This article has been medically approved by Pharmacist Sumaiya Patel - GPhC Reg No: 2215078
So you want to give up smoking? You know it’s bad for both your health and your finances but the intention to quit is far easier than actually doing it. Here are some top tips to support your efforts to ditch smoking once and for all.
Set a date and stick to it. Choose a day that will be relatively stress free. A good one is national No Smoking Day on the second Wednesday in March. You can take comfort in the knowledge that around three quarters of a million other smokers all around the UK will be trying to quit at the same time. You could also challenge yourself to go smoke-free for a month for Stoptober.
Write down all the reasons why you want to stop smoking. There are many reasons for quitting. Some obvious ones include: improving your health, reducing your families’ risk of ill-health from secondhand smoke and making financial savings. Keep your list in a handy place and pull it out every time you are tempted to have a cigarette. You can also calculate how much money you are saving to help keep you motivated.
Keep a diary. Record all the times and places that you smoke, with a note of how much you need each cigarette. This will help you to plan for tricky moments while you're trying to quit.
Get help. Your pharmacist, nurse, or GP can tell you about your local stop smoking services. You are four times more likely to quit smoking successfully if you go to your local NHS Stop Smoking Service and use stop smoking medicines, than if you try to quit using willpower alone.  You should also let friends and family know that you’re quitting so that they can encourage you in your efforts. You could even make a promise to the people you love to prove your commitment to quitting. You should stick this pledge somewhere noticeable (such as on the fridge) to act as a constant reminder.
Quit together. Find others, like friends or colleagues, who also want to give up smoking and agree to support each other. You should keep in daily contact and make a pact not to let each other down.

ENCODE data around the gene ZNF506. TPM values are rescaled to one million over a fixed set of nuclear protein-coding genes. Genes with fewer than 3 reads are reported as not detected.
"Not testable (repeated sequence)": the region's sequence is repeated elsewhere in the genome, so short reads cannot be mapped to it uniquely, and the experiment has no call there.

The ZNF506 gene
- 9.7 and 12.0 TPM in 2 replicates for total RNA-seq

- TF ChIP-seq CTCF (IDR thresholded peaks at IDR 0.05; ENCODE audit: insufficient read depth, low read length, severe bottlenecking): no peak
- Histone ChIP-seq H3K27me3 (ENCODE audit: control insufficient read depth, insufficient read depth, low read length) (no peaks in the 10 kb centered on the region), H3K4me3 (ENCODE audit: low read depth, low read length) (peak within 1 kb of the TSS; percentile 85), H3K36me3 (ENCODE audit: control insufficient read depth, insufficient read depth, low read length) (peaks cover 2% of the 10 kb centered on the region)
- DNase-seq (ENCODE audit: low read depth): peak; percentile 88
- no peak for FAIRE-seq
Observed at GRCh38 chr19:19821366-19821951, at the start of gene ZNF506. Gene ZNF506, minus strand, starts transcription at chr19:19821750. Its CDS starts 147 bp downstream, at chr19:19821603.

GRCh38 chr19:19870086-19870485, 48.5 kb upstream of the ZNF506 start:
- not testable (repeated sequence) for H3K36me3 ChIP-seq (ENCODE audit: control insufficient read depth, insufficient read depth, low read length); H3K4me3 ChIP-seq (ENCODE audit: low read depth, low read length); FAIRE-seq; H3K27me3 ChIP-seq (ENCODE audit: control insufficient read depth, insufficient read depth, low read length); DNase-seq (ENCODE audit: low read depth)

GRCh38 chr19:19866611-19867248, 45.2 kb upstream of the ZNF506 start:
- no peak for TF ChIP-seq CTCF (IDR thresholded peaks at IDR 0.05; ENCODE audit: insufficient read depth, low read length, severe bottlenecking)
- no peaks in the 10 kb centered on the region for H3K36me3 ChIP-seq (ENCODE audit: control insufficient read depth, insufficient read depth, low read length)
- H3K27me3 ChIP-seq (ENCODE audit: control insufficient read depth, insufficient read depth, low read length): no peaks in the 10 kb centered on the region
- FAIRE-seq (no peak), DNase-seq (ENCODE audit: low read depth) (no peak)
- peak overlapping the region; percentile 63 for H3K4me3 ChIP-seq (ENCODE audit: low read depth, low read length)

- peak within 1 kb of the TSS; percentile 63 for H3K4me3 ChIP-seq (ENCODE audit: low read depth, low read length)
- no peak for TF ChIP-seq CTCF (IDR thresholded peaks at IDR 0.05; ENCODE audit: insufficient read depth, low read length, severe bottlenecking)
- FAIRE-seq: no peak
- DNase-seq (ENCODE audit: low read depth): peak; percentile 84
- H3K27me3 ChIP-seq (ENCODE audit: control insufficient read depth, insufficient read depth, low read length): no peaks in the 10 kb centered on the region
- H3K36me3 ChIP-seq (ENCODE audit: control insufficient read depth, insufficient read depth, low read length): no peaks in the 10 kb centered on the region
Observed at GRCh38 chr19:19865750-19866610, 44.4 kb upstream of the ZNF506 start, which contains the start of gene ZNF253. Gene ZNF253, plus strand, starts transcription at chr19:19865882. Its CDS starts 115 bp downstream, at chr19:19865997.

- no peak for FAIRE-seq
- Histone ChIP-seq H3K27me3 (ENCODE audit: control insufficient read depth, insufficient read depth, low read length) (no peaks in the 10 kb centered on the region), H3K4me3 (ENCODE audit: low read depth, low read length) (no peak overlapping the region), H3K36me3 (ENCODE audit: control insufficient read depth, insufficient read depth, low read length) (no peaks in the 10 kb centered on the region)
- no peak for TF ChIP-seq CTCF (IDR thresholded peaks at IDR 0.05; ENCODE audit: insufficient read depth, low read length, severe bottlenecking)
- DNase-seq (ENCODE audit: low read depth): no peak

Take the edge off withdrawal. Nicotine Replacement Therapy can help to curb cravings and ease withdrawal symptoms such as irritability, lack of concentration and sleep problems. These treatments are said to double your chances of remaining smoke-free. Your pharmacist, doctor or NHS Stop Smoking Advisor can help you decide which treatment will work best for you.
Prepare to quit. Get rid of all your smoking paraphernalia, including lighters, ashtrays and matches as well as cigarettes. Spring-clean your home and clothes to remove the smell of stale smoke.
Take it one day at a time. Concentrate on getting through each day without a cigarette. Know what you are going to say if someone offers you a cigarette: ‘No thanks - I don’t smoke’.
Break the habit. You probably associate certain places, times and people with having a cigarette. For example you may always smoke when you are out with friends or you may have a smoke after finishing a meal. Try to avoid situations that you associate with smoking when first trying to give up. If you think you will be tempted to smoke then do something different, such as taking a short walk after a meal instead.
Try this simple breathing exercise: Sit down with feet flat on the floor, hands resting on knees. Breathe slowly in and out through the nose a couple of times, concentrating on the sensation of air moving in and out of the body.Start to breathe more deeply, still through the nose, consciously letting the air fill the abdomen, then the lower and upper chest in sequence. Breathe out the same way, expelling the air from the abdomen, lower and upper chest in turn. Repeat this breath three or four times, and then return to normal breathing.
Reward yourself. By not smoking you will save money. Use the money you would have spent on cigarettes to treat yourself - for example by going out for a meal, taking a holiday or buying new clothes. Pick milestones along your quitting journey and the reward you will give yourself for reaching those milestones.
Stay stopped. Remember that ‘just one cigarette’ will often lead to another. Keep reminding yourself of the health and other benefits of stopping smoking. If using nicotine replacement therapy make sure you take the full course. Cravings increase in intensity for up to 3 minutes and then subside, so try to distract yourself (for example by deep breathing) during this time to allow the urge to pass.
Download the NHS Stoptober App. The free NHS Stoptober App helps you to quit smoking and start breathing easier. The app allows you to track your progress, see how much you're saving, and get daily support on your journey to become a non-smoker.
Alternative Remedies & Self-help
Many people use alternative methods in their bid to quit smoking - popular ones include acupuncture, hypnotherapy, relaxation techniques and self-help books. There is insufficient evidence to say how well these work. The other option is going cold-turkey - which means using will-power alone to resist temptation and ignore withdrawal symptoms and cravings. There are many books written on the subject.